Can you ‘do an Oprah’ and let go of claustrophobic clutter?

davanti clutter“Knowing what you need is more than knowing what you want,” says Oprah Winfrey in an article about clearing her clutter. Big words, big aim – but not making anyone immune to the anxiety that goes with clearing out the clutter of our lives that can keep us stuck.

Even Oprah admits to feeling some anxiety – and wanting to buy back some of her stuff – when dealing with the emotional impact of saying goodbye to some of her most prized possessions. Ultimately, her instincts were that “instead of feeling walled in by stuff, [she] want[ed] to feel surrounded by calm”.

Having a vision for a cleared space is admirable. Many of us want to feel less ‘walled in’ by our clutter, but there can be so much invested in the objects we hold dear – especially if those objects belonged to someone who is no longer in our lives.

Oprah’s point is that our stuff doesn’t have to own us, but it can be so hard to let go. Who’s to say when it’s time to let go of a particular object?

Experience of letting go shows that you more you’re able to release to the world, the more the world is able to release to you. Hold onto the objects that you’ve paid a fortune for, but you have no further need of, and work out what you will get in return. Release objects to people who really need them, instead of hoarding them yourself, surely has to be the opportunity we’ve been given: to bestow on others the gifts that we have been given ourselves.

In Oprah’s words – assuming we’re not wanting for our basic needs – then “less actually is so much more”.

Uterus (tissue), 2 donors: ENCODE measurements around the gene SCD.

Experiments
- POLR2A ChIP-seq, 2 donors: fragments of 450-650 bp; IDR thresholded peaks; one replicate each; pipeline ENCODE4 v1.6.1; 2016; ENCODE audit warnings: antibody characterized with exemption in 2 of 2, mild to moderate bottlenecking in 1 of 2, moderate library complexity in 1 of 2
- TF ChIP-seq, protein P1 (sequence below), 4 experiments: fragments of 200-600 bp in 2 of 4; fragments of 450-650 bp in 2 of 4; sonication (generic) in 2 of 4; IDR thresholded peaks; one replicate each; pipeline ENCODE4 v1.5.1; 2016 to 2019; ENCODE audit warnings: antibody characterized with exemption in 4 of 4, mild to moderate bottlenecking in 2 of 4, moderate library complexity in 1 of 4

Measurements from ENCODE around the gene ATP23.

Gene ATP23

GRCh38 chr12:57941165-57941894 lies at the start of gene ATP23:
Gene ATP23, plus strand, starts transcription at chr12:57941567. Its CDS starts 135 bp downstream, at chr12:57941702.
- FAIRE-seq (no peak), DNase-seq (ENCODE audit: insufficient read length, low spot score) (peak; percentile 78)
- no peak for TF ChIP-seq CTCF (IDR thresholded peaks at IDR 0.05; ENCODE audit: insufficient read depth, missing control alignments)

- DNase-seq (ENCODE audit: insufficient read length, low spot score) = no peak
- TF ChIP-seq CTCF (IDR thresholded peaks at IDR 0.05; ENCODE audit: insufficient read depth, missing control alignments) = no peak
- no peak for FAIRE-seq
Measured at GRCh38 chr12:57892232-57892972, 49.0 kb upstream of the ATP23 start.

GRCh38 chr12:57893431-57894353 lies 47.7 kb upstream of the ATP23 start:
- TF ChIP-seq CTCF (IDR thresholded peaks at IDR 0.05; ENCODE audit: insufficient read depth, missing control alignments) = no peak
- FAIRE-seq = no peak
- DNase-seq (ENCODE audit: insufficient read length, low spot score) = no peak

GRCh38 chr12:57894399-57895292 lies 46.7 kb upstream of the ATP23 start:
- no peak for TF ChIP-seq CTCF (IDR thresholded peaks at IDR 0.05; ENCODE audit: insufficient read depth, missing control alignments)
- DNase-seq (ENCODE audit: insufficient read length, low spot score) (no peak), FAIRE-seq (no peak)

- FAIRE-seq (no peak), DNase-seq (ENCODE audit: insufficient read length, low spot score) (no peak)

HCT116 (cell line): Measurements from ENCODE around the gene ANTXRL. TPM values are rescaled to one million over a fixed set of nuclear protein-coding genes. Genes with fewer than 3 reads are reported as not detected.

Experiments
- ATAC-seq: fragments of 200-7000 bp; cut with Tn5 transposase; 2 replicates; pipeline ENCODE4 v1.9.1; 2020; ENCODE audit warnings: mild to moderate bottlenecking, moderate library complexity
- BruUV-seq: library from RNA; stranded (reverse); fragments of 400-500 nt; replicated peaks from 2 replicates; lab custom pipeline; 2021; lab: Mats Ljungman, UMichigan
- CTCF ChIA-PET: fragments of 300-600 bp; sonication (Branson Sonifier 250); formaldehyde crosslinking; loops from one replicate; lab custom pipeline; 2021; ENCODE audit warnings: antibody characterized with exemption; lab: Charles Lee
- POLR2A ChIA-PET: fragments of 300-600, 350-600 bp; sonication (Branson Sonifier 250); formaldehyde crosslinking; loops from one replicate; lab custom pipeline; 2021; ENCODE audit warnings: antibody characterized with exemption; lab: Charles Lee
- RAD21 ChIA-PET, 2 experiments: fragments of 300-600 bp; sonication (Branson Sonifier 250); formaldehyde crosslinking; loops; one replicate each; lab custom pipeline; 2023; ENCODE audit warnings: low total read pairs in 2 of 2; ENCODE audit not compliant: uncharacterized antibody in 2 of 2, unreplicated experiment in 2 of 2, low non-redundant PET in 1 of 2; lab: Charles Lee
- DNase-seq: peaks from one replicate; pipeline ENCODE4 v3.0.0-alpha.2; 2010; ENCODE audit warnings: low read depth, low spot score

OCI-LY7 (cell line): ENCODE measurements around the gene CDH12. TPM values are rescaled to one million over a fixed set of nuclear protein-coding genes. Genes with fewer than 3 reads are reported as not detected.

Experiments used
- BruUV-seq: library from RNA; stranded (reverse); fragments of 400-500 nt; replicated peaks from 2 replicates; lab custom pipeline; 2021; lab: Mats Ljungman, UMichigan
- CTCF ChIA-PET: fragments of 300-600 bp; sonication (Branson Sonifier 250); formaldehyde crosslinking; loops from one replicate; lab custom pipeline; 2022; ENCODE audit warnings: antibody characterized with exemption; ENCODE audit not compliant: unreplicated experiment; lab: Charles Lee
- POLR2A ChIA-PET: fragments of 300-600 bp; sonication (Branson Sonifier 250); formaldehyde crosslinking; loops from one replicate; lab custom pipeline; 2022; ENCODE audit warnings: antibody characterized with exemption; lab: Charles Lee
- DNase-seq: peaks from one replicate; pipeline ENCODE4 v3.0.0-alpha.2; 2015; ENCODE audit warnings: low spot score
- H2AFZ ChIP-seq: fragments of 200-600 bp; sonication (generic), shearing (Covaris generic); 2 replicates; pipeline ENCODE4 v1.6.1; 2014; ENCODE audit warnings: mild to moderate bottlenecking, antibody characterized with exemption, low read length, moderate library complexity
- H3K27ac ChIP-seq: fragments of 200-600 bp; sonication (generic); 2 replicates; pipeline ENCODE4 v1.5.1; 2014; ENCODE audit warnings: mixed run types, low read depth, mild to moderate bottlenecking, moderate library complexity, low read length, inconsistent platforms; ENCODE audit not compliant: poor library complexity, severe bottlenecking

Is your clutter keeping you stuck in the past?

anima clutter

People hold onto old clothes and teddies for their sentimental value. (pic:

Are you hanging on to your past? Are old memories stopping you living fully in the present? Take a look around your home and see how many items you’ve got stuffed into wardrobes and drawers that you don’t use and may not even like, but you cling on to them because they have sentimental value.

It’s a common problem: nearly half (45%) of the people surveyed by the British Heart Foundation (BHF) say they hold on to stuff that isn’t useful but they feel too nostalgic about it to throw it away. Two-thirds hang onto old photo frames and photos, 46% keep clothes that don’t fit them any more, 40% are still attached to CDs from their youth, and 30% won’t part with their favourite teddy. There’s even 12% who are reluctant to let go of their lava lamp!

A clearout can do wonders for your mood, however. The BHF – which is encouraging the public to empty their wardrobes and donate items to its stores – says 32% of the people in its survey felt liberated after chucking out their clutter. 

It’s often the case that your outer world reflects your inner one. So if you’re overwhelmed by clutter, it could be that certain feelings are keeping you stuck in the past.

Two final stats from the BHF survey that are of interest: 33% hold onto things that remind them of happier times. But 25% are happy to dump their clutter after a relationship break-up, showing they’re ready to move on.